As we enjoy the fruits of our labor in August, we might want to consider ways to extend the short growing season:
- Cold frames have no internal heat source, are warmed by the sun, and allow you to grow cool season vegetables and flowers early in the season, as well as into the winter.
- Row covers can provide protection to 28 degrees while allowing sunlight, water and air to pass through to promote growth. They can be cut to fit any garden area, and often are termed “floating” row covers because they float on plants as they grow. Others are spread over a structure of some sort.
- Grow tunnels are made of plastic or fabric stretched over chicken wire or wire hoops, and their edges can be secured to the ground by pins, rocks or soil. Unlike floating row covers, an enclosed grow tunnel prevents winds from circulating under the edges of the cover.
- Hot caps are cones of paper that you can purchase or make from newspaper or other materials. Many fast food containers and milk cartons can be recycled to provide short-term frost protection for small, tender transplants early in the spring.
- Greenhouse umbrellas are large individual plant covers that resemble a high-crowned umbrella with transparent plastic sides. The sharp center stake is anchored in the ground over the plant and the sides drape around it. Avoid use where high winds are a problem.
• Daylilies can be dug and divided as they complete their bloom cycle. Older varieties of daylilies can usually go for many years without needing division, but newer hybrids perform best when divided every 4-5 years.
• Peonies are best divided and transplanted in late August through September, if they need it. Remember – the “eyes” must be buried no more than an inch or two beneath the soil surface.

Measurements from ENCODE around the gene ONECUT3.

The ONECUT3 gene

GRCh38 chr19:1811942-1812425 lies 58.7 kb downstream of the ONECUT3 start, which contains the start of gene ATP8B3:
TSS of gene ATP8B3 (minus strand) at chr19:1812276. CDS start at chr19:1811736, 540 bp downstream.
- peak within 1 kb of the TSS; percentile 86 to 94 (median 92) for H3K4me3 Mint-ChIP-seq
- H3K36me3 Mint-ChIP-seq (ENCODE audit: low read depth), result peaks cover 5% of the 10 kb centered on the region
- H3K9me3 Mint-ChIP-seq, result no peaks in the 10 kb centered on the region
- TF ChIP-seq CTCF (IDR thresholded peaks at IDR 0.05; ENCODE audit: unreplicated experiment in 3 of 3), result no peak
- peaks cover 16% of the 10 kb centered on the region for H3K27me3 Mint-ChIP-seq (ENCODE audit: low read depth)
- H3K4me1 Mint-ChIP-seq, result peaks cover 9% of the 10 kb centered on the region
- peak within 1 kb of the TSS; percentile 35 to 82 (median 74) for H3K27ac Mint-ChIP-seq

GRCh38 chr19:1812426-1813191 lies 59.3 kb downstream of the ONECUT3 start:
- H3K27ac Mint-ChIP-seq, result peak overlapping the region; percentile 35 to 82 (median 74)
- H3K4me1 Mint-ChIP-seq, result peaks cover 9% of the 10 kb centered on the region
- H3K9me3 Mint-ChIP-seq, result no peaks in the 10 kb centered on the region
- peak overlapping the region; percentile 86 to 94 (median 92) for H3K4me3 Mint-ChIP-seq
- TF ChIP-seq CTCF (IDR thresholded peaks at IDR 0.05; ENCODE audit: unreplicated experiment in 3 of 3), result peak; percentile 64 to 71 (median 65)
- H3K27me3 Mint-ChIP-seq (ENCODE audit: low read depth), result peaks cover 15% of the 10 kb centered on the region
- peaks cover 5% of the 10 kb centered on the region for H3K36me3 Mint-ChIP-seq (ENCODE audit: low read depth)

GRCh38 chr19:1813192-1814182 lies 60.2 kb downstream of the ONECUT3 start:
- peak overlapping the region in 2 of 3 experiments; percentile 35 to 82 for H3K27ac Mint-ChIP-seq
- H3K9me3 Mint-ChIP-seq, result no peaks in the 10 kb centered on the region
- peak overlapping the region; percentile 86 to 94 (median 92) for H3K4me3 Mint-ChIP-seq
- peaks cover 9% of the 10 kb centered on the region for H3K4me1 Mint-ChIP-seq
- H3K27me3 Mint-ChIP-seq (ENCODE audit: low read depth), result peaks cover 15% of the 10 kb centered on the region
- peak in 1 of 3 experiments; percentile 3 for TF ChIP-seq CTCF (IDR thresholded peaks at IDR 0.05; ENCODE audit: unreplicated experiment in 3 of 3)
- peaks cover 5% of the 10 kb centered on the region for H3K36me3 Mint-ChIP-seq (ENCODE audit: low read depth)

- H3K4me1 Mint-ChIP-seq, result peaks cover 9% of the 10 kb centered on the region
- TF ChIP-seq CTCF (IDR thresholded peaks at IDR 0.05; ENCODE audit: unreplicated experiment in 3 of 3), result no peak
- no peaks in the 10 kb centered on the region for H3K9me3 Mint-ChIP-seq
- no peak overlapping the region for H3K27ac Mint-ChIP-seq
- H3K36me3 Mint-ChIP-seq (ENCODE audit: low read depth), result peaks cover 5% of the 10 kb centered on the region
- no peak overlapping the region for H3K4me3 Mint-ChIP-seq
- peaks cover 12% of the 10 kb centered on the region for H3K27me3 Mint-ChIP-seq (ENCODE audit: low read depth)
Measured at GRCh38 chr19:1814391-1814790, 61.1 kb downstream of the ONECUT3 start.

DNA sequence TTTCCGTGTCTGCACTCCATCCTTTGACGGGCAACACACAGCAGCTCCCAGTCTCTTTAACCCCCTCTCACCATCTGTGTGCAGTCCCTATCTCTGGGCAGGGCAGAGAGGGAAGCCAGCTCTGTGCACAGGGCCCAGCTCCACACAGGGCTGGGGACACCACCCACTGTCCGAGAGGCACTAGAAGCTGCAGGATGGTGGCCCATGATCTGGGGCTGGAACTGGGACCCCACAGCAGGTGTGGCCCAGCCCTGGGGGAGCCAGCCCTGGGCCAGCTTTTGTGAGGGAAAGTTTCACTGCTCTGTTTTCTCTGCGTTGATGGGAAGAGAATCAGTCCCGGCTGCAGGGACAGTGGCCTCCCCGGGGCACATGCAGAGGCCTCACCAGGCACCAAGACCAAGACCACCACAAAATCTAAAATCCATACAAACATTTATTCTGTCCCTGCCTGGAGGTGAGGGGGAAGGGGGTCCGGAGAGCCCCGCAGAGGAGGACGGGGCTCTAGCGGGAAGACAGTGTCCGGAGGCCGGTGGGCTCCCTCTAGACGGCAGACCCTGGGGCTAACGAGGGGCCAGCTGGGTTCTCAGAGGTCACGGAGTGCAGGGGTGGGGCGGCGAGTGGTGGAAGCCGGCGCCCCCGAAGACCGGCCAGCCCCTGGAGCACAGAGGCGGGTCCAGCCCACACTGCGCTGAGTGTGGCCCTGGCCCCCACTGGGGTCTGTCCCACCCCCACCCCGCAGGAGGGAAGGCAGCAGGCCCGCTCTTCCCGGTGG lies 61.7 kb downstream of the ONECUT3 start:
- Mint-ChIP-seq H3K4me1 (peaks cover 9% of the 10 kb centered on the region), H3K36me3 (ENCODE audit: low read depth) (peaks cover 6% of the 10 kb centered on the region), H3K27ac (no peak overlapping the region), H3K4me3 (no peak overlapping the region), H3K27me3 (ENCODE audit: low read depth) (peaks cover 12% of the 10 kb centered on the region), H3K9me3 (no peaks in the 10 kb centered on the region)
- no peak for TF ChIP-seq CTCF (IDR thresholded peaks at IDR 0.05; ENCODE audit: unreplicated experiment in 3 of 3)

• Refrain from feeding your roses for the rest of the season. This will enable them to slow their growth and prepare to harden up for the cold winter weather ahead. Do a hard pruning on the roses late in the month and add an extra six inches of mulch.
• Order spring bulbs to force indoors. Consider different varieties so that you have something blooming throughout the spring.
• Pull annuals that are past their prime and aren’t likely to recover. Cover bare soil to deter weeds.
• Take cuttings of plants you want to overwinter. Choices may include fuchsia, scented geranium, coleus, or wax begonia. Stick 3- to 4-inch green stem cuttings in soil. Place pots in a shaded spot, and keep soil moist. Bring inside before cold weather starts.
• As summer crops finish bearing, sow a cover crop to help protect soil over the winter and add organic matter. Annual rye and oats are good choices that usually die over the winter in our region.
• Pinch off blossoms on pumpkin and winter squash vines so that the plants direct their energy into fruits already on the vines.
• Sow seeds of lettuce, spinach, kohlrabi, and turnips for fall harvest. Put spinach and lettuce seeds in the refrigerator for a couple of weeks before planting to prevent hot summer soil from inducing dormancy.